Obesity reported to improve heart failure outcome

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2012-07-03 13:35

Heart failure affects 5.8 million people, including 2.5 million women. Approximately one-half to two-thirds of heart failure patients are overweight or obese. A slim waist and normal weight are regarded to be associated with good health. However, according to a new UCLA study, a trim body may not be an advantage for an individual suffering from heart failure.

The researchers published their findings online on July 1 in the American Journal of Cardiology.

The researchers found that in both men and women with advanced heart failure, obesity — as indicated by a high body mass index (BMI) — and a higher waist circumference were factors that put them at significantly less risk for adverse outcomes. Women and men are known to have differences in body composition and body-fat distribution, and this study is one of the first to specifically assess the impact of BMI and waist circumference on women and compare it with men. The findings also offer further insight into an observed phenomenon in chronic heart failure known as the “obesity paradox.” Obesity is a known risk factor for developing heart disease and heart failure; however, once heart failure has manifested, being overweight may provide some protective benefits.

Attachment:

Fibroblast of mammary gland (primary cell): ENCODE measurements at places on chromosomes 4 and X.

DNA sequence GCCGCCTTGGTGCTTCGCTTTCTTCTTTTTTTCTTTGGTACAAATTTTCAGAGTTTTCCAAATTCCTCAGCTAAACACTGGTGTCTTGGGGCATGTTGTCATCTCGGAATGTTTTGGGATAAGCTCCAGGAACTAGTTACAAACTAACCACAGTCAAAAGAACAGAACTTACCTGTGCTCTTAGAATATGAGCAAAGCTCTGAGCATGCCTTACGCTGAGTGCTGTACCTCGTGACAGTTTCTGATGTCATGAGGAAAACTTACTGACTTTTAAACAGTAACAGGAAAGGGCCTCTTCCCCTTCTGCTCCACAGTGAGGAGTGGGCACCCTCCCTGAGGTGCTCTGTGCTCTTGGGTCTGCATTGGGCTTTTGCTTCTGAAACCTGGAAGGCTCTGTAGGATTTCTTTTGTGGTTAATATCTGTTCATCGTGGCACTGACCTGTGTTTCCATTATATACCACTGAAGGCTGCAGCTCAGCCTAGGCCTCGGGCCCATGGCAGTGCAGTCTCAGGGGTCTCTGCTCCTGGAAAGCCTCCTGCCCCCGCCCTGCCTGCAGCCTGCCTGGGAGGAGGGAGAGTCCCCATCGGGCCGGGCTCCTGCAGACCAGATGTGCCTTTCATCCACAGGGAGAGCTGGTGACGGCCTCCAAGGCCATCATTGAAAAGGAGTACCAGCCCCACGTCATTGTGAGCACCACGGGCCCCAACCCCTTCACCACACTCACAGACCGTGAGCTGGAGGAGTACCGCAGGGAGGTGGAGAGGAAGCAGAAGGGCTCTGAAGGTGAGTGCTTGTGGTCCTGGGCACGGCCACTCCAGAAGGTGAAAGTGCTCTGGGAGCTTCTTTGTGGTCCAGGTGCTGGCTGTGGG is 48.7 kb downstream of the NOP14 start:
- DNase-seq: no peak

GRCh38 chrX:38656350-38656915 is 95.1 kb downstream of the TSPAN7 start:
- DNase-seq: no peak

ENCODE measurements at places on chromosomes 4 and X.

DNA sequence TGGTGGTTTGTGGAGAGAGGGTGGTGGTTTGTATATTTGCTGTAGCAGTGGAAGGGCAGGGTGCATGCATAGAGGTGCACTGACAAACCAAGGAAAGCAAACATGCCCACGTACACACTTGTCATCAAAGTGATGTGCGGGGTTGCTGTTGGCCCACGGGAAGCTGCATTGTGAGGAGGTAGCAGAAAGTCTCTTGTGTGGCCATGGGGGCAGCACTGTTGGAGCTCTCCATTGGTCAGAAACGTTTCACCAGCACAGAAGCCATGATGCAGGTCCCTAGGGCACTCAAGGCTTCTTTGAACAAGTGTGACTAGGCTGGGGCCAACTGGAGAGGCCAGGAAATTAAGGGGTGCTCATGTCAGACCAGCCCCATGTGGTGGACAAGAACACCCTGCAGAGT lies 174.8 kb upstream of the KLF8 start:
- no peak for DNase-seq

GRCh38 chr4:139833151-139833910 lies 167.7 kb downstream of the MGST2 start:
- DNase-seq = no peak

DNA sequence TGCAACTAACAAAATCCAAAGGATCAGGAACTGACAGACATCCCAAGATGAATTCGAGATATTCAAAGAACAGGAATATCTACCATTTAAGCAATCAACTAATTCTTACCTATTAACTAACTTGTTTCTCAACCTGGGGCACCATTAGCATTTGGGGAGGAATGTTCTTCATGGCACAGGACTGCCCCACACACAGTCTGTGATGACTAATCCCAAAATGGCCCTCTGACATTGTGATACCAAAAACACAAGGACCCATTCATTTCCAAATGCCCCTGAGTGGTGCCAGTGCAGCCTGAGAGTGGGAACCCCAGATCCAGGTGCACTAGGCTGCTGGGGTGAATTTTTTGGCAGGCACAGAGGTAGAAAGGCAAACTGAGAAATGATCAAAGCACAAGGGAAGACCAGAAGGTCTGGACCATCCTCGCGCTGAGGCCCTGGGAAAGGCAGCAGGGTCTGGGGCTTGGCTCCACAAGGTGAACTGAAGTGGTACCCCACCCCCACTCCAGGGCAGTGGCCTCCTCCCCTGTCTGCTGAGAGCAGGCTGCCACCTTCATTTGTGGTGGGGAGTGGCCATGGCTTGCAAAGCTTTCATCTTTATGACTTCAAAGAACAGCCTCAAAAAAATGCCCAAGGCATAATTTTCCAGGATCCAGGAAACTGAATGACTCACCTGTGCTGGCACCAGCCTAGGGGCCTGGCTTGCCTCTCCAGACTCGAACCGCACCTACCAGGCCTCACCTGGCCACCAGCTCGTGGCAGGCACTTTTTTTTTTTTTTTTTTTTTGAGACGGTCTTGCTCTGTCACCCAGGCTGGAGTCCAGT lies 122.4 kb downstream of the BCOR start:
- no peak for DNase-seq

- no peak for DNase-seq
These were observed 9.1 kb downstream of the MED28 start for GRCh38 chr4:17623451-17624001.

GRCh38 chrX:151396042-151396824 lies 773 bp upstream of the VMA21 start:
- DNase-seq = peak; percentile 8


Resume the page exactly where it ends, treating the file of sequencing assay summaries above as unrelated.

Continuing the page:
“The study provides us with more insight about how both genders of heart failure patients may be impacted by the obesity paradox,” noted senior author Dr. Tamara Horwich, an assistant professor of cardiology at the David Geffen School of Medicine at UCLA. He added, “Heart failure may prove to be one of the few health conditions where extra weight may prove to be protective.”

For the study, the investigators analyzed data on advanced heart failure patients treated at UCLA Medical Center from 1983 to 2011. The team assessed 2,718 patients who had their BMI measured at the beginning of heart failure treatment and 469 patients who had their waist circumference measured at the beginning of treatment. Using standardized measures, the researchers identified men or women as having a high BMI if they were greater or equal to 25 kg/m² — this included both overweight patients (25 to 29.9 kg/m²) and obese patients (30 kg/m² or greater).

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